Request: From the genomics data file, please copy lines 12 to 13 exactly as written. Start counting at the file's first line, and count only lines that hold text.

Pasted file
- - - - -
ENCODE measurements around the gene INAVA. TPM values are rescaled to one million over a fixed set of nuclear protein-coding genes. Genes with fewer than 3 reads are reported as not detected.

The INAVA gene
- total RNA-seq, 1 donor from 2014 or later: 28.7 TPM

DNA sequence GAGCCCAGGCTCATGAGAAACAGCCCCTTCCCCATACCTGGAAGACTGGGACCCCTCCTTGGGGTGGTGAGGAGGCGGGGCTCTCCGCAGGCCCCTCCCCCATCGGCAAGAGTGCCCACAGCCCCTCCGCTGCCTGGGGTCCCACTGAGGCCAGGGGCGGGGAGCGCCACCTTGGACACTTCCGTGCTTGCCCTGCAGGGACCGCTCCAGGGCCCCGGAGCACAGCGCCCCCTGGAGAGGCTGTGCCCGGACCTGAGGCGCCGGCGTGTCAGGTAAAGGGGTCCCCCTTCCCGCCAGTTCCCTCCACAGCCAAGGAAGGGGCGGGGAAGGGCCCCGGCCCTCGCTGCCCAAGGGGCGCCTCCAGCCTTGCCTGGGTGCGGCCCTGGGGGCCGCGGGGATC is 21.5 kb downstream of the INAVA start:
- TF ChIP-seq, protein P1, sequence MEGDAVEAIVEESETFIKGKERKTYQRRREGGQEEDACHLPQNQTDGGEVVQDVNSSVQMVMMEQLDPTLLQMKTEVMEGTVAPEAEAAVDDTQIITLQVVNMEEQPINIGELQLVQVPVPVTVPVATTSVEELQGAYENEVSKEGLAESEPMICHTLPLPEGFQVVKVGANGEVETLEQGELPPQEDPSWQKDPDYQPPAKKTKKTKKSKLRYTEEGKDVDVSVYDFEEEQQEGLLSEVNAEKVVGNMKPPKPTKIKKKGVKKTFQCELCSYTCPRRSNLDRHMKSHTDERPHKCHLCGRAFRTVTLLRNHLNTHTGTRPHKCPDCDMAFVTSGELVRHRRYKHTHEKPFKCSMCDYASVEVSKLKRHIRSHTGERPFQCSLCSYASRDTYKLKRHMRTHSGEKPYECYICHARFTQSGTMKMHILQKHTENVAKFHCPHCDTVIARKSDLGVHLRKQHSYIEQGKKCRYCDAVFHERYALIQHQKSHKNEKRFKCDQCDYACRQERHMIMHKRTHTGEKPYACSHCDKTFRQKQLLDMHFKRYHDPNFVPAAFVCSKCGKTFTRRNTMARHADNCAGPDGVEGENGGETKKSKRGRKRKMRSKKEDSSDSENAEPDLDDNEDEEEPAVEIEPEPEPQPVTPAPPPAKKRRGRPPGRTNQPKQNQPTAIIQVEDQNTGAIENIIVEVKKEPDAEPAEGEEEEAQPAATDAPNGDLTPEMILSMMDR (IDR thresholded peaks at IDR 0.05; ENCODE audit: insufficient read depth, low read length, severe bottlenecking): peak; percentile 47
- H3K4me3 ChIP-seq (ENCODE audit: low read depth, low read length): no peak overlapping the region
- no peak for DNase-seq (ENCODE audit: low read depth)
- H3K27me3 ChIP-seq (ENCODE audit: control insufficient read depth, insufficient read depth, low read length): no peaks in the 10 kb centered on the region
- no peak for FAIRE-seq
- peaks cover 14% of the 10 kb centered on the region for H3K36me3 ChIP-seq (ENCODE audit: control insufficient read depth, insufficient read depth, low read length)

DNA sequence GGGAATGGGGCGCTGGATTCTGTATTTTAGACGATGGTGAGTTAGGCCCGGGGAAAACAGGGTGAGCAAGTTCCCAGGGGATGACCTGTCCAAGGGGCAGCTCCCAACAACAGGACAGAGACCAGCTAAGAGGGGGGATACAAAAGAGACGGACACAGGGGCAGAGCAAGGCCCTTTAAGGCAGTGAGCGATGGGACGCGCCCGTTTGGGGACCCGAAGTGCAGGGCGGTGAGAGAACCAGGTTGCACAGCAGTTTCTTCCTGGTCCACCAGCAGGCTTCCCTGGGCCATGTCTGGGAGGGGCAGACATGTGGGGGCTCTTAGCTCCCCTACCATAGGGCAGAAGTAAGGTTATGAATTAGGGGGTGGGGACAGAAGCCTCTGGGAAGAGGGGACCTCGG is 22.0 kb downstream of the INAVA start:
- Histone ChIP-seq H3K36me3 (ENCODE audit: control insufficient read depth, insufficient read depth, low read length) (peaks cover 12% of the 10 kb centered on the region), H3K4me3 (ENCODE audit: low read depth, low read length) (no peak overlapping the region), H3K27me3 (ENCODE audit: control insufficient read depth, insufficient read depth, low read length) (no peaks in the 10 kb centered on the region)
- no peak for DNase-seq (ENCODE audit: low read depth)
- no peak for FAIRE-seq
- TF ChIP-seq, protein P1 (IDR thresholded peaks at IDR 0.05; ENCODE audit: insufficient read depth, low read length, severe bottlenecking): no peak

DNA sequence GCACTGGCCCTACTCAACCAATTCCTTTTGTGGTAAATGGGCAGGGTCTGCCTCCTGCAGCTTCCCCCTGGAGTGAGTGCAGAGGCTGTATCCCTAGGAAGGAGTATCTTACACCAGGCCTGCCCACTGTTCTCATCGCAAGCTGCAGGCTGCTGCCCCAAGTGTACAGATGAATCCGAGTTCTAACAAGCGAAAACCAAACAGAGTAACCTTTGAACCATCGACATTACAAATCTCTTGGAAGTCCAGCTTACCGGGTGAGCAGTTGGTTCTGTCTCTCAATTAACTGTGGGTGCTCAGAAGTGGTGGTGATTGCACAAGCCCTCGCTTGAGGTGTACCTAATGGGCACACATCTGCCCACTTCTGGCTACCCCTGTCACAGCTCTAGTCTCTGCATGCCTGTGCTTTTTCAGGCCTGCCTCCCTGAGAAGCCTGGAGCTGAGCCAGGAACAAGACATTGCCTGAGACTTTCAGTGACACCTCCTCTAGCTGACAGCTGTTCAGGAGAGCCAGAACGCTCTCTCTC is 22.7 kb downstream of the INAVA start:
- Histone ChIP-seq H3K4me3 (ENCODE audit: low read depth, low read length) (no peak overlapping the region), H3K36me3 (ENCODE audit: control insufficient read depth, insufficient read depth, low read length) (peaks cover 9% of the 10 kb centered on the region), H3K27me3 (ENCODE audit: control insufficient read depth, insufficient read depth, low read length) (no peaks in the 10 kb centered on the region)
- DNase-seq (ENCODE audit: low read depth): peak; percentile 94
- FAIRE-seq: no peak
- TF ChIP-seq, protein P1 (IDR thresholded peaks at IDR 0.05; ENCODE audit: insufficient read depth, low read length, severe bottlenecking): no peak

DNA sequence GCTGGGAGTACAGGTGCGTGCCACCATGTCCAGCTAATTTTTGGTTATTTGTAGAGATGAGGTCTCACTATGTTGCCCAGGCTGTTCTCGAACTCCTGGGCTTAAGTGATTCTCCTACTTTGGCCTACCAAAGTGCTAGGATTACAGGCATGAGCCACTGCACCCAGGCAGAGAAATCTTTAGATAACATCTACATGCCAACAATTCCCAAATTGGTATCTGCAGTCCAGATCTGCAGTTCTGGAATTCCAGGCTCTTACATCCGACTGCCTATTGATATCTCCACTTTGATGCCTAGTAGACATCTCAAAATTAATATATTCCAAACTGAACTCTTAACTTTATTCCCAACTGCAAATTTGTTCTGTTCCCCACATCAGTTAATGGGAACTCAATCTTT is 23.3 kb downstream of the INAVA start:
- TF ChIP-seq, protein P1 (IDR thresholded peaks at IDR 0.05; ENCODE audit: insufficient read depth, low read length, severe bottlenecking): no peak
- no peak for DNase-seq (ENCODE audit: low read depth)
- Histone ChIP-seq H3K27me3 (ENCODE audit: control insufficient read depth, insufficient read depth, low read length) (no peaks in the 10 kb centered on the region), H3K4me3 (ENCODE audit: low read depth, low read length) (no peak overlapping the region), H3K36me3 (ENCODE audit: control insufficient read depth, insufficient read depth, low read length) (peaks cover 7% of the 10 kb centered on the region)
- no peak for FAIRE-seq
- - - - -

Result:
- Histone ChIP-seq H3K36me3 (ENCODE audit: control insufficient read depth, insufficient read depth, low read length) (peaks cover 12% of the 10 kb centered on the region), H3K4me3 (ENCODE audit: low read depth, low read length) (no peak overlapping the region), H3K27me3 (ENCODE audit: control insufficient read depth, insufficient read depth, low read length) (no peaks in the 10 kb centered on the region)
- no peak for DNase-seq (ENCODE audit: low read depth)